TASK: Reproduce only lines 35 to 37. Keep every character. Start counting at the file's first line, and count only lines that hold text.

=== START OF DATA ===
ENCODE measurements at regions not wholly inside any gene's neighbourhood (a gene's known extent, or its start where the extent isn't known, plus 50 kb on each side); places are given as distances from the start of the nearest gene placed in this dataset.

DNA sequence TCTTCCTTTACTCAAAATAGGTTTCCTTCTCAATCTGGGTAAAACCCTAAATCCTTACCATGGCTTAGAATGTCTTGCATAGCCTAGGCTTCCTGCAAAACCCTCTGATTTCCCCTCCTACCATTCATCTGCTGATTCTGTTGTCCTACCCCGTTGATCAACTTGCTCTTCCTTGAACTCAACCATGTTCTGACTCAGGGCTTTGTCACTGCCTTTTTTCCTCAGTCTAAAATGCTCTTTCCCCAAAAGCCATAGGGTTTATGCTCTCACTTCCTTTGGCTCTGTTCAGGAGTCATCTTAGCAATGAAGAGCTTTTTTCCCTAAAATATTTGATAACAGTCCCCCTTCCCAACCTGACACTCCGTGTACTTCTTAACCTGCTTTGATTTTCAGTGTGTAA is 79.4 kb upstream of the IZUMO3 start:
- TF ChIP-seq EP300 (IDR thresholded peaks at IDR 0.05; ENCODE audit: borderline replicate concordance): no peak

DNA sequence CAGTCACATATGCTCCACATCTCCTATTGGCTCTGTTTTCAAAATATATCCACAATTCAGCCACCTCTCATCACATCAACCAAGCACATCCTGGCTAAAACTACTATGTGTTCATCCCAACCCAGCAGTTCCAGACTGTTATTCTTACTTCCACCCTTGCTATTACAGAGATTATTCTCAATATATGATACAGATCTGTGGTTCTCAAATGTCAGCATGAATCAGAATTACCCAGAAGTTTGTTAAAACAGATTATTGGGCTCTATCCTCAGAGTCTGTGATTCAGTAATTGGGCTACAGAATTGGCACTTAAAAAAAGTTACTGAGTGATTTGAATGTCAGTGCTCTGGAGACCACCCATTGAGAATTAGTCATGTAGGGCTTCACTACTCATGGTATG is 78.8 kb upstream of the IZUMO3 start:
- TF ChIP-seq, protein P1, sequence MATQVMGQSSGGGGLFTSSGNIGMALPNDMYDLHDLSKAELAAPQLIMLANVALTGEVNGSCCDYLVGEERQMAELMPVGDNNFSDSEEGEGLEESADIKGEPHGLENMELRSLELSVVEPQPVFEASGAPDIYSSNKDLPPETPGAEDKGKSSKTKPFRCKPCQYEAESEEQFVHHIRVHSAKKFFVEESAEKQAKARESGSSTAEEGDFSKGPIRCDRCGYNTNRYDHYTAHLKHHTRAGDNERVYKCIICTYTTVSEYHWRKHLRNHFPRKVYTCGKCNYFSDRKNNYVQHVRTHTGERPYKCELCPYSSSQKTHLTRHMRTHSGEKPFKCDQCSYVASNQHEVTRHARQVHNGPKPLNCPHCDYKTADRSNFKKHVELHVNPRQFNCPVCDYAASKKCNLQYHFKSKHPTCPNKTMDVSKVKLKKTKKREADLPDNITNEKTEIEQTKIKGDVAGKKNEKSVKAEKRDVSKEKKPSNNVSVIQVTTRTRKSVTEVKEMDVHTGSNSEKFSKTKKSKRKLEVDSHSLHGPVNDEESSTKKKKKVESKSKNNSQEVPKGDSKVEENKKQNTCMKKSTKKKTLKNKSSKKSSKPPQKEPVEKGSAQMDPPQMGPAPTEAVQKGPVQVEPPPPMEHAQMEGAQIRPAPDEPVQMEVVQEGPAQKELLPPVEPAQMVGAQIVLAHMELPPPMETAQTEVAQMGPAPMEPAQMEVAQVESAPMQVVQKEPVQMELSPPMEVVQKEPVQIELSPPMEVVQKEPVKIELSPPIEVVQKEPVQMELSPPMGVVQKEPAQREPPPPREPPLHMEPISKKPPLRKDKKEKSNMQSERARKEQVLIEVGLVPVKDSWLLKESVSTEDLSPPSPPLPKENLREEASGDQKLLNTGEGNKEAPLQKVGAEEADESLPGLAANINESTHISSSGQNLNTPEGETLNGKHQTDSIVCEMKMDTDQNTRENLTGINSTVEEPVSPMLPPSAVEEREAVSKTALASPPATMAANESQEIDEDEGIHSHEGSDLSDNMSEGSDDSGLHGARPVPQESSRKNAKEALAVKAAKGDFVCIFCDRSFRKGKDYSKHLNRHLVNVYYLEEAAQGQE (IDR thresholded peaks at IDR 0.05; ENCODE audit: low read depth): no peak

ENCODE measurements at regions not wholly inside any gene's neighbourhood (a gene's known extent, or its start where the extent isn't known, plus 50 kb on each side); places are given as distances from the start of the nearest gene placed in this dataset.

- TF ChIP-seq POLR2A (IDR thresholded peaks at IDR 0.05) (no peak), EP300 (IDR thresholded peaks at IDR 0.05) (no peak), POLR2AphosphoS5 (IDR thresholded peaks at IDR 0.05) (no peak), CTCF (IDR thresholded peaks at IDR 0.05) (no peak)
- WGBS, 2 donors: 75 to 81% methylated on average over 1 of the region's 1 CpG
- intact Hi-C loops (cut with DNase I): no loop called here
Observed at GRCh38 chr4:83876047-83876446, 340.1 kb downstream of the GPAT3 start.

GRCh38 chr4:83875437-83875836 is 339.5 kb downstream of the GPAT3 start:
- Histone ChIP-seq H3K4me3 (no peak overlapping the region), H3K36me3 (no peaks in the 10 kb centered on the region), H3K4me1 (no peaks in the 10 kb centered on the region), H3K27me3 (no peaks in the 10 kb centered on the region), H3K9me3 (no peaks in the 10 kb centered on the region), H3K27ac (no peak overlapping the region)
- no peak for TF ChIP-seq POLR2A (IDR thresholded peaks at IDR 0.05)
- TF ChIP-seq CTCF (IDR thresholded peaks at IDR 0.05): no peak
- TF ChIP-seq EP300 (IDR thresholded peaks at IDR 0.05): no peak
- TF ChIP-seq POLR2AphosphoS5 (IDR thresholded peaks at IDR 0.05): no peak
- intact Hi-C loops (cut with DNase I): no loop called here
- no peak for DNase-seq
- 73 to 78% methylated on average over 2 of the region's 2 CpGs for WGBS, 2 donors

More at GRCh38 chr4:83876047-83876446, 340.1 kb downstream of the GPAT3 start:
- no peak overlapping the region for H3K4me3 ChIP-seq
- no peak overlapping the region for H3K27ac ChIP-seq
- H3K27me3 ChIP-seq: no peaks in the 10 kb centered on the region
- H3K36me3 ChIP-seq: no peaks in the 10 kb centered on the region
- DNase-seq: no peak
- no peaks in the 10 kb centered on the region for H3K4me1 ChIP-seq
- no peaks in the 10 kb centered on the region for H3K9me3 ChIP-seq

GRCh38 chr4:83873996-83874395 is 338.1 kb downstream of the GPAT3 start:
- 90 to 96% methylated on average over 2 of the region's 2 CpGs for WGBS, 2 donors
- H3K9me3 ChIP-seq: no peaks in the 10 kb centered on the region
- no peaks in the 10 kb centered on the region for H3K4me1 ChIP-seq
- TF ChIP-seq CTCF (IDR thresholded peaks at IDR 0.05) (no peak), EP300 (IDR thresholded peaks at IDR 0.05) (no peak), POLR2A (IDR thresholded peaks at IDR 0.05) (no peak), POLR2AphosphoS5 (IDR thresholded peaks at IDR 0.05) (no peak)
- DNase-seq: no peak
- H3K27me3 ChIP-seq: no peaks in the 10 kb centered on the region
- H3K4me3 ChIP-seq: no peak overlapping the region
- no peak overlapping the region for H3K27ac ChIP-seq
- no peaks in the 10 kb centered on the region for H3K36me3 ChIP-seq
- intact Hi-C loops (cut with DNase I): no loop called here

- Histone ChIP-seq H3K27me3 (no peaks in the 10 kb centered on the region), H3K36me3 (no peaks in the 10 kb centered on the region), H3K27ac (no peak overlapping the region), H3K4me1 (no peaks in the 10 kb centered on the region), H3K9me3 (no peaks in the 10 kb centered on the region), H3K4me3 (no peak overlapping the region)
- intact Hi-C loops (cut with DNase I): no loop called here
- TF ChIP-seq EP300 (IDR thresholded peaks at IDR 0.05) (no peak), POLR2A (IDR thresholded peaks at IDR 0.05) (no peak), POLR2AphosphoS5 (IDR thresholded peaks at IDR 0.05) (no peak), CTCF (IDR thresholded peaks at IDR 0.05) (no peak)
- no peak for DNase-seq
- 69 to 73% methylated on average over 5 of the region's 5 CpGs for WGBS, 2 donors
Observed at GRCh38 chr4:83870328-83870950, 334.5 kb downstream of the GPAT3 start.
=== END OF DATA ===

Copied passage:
- H3K4me3 ChIP-seq: no peak overlapping the region
- no peak overlapping the region for H3K27ac ChIP-seq
- no peaks in the 10 kb centered on the region for H3K36me3 ChIP-seq